Labyrinth

Optimized-LabyrinthRedeemer’s labyrinth, given in loving memory of parishioner Deborah Carolyn Howell, was dedicated and blessed on Sunday, November 21, 2010, The Feast of Christ the King. The labyrinth is a gracious gift to members of the parish community and to neighbors near and far who will walk its path for generations to come. The labyrinth, along with the Columbarium and Memorial Wall which surround it, is sacred space.

 

In the midst of the chaos and clamor of modern life, walking the labyrinth can be a centering experience, just as it has been for thousands of years.  Many have noted that, as the rhythm and order of following the path occupy the logical left–brain, the mind is quieted and inner stillness emerges.  Anxiety, stress, busyness; problems to be solved and decisions to be made recede.  Space opens for the mind to rest, or to quietly lift up a concern, a hope, a prayer, trusting in the gentle work of the Holy Spirit.  Perspectives shift; transformation begins.

 

Many have heard of “mazes”, but a labyrinth is not a maze.  The two are often confused and confusion is the difference!  The words maze and amaze are derived from the same Middle English root.  A maze has more than one path, and, at many points, requires the walker to choose which path to take.  Mazes are designed to cause confusion, which can be fun, bewildering, frustrating, even frightening, as some of the paths end in cul-de-sacs, and it can be hard to find one’s way back to the path that leads to the center of the maze, or out again.  A labyrinth, by way of contrast, has only one path.  That path may meander, bringing the walker close to the center only to sweep him or her out to the perimeter again at the next turn, but it leads inexorably to the center, and back out.  Walking the labyrinth may bring about amazement, but amazement based on the labyrinth’s calming and clarifying effect, rather than confusion.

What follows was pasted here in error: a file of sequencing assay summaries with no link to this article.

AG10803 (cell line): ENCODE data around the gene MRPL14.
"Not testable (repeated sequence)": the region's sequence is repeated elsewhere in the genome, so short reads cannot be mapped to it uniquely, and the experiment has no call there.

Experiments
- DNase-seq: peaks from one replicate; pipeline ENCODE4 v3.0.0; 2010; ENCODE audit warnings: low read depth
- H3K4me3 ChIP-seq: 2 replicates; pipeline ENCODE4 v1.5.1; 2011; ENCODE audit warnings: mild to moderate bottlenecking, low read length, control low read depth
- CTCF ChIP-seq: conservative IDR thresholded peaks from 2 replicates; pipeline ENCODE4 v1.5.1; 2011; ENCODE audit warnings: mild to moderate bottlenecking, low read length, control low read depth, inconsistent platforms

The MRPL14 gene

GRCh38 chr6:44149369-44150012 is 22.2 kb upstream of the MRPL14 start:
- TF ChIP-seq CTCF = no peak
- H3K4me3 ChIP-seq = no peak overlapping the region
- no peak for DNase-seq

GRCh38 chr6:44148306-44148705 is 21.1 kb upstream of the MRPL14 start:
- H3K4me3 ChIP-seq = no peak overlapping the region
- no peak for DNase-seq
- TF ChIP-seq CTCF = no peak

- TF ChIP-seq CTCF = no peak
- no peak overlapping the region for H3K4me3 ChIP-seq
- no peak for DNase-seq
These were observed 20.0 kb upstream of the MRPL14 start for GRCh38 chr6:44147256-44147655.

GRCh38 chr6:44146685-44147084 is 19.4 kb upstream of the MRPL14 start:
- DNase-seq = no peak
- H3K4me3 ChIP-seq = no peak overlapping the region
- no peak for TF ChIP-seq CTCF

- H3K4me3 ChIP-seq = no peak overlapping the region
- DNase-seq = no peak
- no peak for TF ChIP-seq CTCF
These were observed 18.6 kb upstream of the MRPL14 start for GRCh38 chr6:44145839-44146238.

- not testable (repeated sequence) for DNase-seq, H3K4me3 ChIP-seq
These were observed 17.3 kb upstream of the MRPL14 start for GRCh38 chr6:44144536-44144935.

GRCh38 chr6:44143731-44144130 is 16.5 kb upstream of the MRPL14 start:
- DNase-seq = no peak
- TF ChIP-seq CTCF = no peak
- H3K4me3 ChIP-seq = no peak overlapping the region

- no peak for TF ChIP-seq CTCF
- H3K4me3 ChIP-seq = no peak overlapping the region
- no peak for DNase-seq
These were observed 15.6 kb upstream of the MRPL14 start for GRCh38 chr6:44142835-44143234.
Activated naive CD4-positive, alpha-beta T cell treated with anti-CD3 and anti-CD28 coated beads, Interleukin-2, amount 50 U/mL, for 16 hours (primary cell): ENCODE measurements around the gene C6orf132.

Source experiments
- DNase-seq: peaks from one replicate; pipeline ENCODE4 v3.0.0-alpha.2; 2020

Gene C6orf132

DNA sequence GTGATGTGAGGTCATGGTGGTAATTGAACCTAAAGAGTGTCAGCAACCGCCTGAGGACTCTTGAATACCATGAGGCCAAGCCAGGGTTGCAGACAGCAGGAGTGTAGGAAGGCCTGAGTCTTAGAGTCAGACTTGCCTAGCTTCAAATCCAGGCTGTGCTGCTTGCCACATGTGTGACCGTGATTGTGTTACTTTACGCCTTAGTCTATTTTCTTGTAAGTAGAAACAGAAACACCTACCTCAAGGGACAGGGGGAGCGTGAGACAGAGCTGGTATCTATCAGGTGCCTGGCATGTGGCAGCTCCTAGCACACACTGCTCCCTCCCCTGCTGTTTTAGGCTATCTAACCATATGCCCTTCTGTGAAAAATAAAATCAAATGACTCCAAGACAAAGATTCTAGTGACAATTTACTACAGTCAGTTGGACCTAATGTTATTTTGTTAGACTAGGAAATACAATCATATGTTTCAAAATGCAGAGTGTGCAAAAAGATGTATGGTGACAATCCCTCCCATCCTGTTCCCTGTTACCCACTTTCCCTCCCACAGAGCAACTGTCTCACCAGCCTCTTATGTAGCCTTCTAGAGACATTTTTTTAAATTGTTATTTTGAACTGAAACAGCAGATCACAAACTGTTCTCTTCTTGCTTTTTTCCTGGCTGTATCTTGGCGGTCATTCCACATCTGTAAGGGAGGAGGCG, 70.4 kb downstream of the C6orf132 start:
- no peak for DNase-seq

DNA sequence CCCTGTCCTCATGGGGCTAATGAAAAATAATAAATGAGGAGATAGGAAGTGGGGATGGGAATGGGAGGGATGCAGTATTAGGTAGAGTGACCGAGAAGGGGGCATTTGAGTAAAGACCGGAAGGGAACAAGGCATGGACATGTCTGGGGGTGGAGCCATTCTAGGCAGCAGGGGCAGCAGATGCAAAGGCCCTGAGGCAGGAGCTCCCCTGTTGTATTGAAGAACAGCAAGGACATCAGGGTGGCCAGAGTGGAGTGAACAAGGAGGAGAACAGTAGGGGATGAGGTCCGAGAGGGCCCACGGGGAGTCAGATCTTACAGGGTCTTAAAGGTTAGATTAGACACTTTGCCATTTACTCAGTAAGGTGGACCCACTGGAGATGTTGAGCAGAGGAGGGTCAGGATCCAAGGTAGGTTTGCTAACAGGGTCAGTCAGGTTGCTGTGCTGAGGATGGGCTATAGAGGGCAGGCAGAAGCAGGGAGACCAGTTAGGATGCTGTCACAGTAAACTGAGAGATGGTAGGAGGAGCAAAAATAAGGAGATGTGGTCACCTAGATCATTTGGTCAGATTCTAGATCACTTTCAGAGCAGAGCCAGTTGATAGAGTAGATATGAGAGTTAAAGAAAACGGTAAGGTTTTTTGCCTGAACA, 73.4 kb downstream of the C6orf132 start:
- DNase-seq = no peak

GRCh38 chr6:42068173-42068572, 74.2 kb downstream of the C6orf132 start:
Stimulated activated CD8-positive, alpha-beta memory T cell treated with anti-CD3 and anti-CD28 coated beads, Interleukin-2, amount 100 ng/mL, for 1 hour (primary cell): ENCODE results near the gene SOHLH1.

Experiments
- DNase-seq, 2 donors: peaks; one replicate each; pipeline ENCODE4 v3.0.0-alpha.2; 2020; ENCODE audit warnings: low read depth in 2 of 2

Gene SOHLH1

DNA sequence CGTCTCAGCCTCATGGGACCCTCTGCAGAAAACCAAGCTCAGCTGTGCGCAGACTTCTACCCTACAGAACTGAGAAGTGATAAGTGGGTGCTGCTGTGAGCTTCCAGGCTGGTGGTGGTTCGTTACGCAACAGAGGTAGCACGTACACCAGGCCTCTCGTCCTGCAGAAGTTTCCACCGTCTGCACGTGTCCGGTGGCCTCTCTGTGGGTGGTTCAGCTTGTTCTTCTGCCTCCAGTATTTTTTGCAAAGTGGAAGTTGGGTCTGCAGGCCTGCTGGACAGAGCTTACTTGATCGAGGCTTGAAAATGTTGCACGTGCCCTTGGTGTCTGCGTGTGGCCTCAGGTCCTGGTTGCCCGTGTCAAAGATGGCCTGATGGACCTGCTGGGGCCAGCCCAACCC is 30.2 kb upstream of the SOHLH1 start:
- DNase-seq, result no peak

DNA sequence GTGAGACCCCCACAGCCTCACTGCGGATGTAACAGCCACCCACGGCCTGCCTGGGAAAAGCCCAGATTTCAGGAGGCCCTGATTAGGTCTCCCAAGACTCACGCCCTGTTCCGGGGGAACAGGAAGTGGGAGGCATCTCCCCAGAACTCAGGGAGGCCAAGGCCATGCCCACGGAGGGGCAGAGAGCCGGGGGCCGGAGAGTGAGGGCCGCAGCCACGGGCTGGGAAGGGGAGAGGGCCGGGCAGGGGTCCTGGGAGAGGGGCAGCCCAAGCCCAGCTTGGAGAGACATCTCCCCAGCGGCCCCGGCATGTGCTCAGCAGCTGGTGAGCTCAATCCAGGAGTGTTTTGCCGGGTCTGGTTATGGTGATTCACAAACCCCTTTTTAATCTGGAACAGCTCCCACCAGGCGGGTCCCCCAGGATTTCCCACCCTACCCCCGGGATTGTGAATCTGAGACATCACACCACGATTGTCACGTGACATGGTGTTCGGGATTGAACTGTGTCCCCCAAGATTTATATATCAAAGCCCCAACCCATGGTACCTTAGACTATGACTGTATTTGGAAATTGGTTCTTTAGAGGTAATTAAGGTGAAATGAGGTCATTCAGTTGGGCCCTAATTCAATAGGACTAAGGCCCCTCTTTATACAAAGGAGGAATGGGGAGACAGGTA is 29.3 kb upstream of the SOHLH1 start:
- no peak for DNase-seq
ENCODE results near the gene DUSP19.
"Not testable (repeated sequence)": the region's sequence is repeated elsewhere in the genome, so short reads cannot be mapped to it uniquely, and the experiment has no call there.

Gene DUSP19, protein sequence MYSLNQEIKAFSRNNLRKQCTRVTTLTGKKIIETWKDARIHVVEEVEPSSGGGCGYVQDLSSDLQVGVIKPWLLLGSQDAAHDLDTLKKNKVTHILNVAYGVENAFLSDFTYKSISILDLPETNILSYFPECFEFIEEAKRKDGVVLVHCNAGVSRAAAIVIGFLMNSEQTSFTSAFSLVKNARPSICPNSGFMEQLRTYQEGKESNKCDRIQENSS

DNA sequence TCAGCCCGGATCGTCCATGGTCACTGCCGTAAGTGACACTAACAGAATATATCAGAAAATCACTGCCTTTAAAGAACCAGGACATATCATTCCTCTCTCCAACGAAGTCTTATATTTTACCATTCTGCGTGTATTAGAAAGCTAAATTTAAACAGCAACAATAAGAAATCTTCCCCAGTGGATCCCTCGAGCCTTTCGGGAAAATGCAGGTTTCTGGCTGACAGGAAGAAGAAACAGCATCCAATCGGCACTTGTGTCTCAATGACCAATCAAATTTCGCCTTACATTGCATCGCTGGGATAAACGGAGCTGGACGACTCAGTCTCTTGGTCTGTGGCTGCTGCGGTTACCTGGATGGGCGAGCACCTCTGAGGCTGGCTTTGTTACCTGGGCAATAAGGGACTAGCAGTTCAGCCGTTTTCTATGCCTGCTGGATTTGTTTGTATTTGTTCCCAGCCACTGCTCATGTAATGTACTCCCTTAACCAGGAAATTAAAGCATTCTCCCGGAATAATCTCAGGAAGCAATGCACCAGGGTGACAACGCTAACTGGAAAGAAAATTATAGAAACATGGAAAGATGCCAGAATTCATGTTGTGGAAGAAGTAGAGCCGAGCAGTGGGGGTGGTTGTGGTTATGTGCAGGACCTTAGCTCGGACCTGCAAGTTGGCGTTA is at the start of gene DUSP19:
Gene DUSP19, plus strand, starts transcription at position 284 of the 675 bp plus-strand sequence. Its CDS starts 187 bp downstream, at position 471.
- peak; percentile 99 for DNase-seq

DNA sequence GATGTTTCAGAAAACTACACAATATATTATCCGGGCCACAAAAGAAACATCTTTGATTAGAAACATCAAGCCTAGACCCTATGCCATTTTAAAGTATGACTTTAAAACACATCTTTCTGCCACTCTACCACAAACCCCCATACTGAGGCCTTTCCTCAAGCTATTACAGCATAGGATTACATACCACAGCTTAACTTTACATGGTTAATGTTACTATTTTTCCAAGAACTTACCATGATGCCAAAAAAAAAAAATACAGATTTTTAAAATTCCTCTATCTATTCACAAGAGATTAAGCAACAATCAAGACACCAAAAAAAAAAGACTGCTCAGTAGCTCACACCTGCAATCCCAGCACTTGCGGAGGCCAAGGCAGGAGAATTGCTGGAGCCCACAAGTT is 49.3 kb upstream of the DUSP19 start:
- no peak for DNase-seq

The labyrinth design familiar to most people in the West is based on the early thirteenth century labyrinth in Chartres Cathedral, in France.  It is approximately 42 feet in diameter, with 11 rounds, or circuits, that wander, in a structured fashion, among the circle’s four quadrants.  The center of the labyrinth, often called the “rosette”, is circular, with six petals.  Redeemer’s labyrinth, based on this design, is 27 feet in diameter, with seven circuits.

 

Come, walk the labyrinth at The Church of the Redeemer.  Experience the beauty and peace of this sacred space.